-ORIGINAL work of authorship (means it's something new)
-affixed to a TANGIBLE MEDIUM OF EXPRESSION (physical or readable by a machine)
No legal significance, it just lets the world know that it's
Do copyrights have to be registered?
Don't have to be registered, but you have more protection if you do.
•public displays or performances
Copyright protection - reproduction:
right to make copies of the work
Copyright protection - derivative works:
turn one thing (ex: song or book) into another thing (ex: remix or movie).
Copyright protection - distribution:
right to sell, rent, lease, etc.
Copyright protection - public displays or performances:
right to display or perform the work, holder of copyright can but not everyone else can.
Duration of a copyright:
lifetime of author plus 70 years after
anytime someone copies, uses, sells, or distributes someone else's copyrighted material without permission.
Fair use defense:
limited use of the material for various reasons
Factors considered in Fair Use defense:
•purpose and character of use: is it for profit or not for profit?
•nature of the work: fiction (highly creative) or non-fiction?
•amount/substantiality of work used: the whole thing or an excerpt?
•effect on market for/value for work: decrease or increase market value?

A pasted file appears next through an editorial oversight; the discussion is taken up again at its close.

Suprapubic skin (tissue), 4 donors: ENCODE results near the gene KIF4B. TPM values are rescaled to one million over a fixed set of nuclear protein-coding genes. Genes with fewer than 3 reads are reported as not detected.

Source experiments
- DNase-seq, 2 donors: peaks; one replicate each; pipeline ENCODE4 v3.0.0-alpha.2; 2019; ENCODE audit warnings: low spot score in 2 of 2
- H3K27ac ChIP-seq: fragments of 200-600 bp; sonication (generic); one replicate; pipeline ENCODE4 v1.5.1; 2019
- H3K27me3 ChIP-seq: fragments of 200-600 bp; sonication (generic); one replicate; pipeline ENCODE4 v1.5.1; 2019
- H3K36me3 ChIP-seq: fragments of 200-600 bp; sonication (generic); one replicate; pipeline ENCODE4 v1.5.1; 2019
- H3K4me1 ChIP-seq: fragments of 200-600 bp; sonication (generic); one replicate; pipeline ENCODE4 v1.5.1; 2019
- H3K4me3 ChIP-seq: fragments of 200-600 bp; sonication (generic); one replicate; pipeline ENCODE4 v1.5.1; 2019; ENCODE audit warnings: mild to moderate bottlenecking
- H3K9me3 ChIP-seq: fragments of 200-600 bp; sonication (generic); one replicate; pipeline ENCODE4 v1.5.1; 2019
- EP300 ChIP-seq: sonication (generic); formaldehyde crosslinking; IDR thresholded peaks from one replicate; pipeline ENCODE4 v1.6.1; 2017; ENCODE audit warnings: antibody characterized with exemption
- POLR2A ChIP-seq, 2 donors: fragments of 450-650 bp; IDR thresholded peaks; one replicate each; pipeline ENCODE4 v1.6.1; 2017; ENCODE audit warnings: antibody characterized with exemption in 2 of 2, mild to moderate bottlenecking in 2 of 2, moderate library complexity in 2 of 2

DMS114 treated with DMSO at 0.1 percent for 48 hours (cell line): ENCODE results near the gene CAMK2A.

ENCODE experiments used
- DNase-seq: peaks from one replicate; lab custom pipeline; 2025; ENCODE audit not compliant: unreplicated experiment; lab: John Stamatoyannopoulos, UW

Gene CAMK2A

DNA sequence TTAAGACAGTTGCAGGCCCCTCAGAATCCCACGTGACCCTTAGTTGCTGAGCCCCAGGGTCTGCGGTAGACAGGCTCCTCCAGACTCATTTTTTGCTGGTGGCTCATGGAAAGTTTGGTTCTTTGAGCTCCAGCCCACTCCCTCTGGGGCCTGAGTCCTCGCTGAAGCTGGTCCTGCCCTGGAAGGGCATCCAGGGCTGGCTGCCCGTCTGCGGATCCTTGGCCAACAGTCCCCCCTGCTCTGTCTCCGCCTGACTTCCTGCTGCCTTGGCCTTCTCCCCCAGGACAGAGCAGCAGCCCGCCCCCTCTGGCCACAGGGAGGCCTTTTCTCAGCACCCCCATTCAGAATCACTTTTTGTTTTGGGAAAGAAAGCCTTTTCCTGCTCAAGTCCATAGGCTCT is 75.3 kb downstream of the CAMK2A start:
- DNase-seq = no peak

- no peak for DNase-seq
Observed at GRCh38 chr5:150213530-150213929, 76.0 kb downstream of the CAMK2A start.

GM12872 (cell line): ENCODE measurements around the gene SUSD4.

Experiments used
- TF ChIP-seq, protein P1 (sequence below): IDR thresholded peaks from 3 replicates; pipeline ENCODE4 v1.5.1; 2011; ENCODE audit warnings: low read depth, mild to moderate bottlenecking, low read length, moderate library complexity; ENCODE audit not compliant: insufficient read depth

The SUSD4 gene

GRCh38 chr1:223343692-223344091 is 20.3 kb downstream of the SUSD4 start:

exclusive right to manufacture and sell the product for a limited amount of time
Duration of Patents
if a company wants to make one, they can get a license (it doesn't last forever) from the company that holds the patent to build the product, but they can't use the same name as the parent company.
If you want to protect an invention, what do you need?
Processes/strategies/info giving one company a competitive advantage that is not readily available to the general public
Duration of Trade Secret:
as long as it's kept a secret
Are Trade Secrets registered?
NO! Or else they would be in public domain
Company/brand/product/identification/slogan to maintain a competitive advantage in the marketplace and identify companies in the marketplace
*doesn't need to be registered, but better if you want more protection
specific name of the product/company that is associated with the image
how the product/company looks (like a restaurant menu or dress code or look of the establishment)
trademark or logo for a company that provides services
Duration of common law trademark:
as long as the product is in use
Duration of registered trademark:
original registration, renewal between years 5-6, and then every 10 years
license to use the trademark and the right to sell their already established product as long as the establishment looks like all the other ones (like all fast food places and car dealers and the logo on the fountain drink machine)
•Same or similar marks
•Competitive or related products vs. noncompeting products
•Likelihood of consumer confusion
•Taking advantage of someone else's famous name or mark
•consumer confusion? (consumers get names confused)
•diluting market share? (someone thinks they're getting the real product when they're getting a knock-off
Trademark infringement on domain names online
Problems with meta tags:
using someone else's trademarked words/phrases for meta tags
How to use meta tags:
make sure it doesn't make you look like you're connected to them and as long as it is used to describe yourself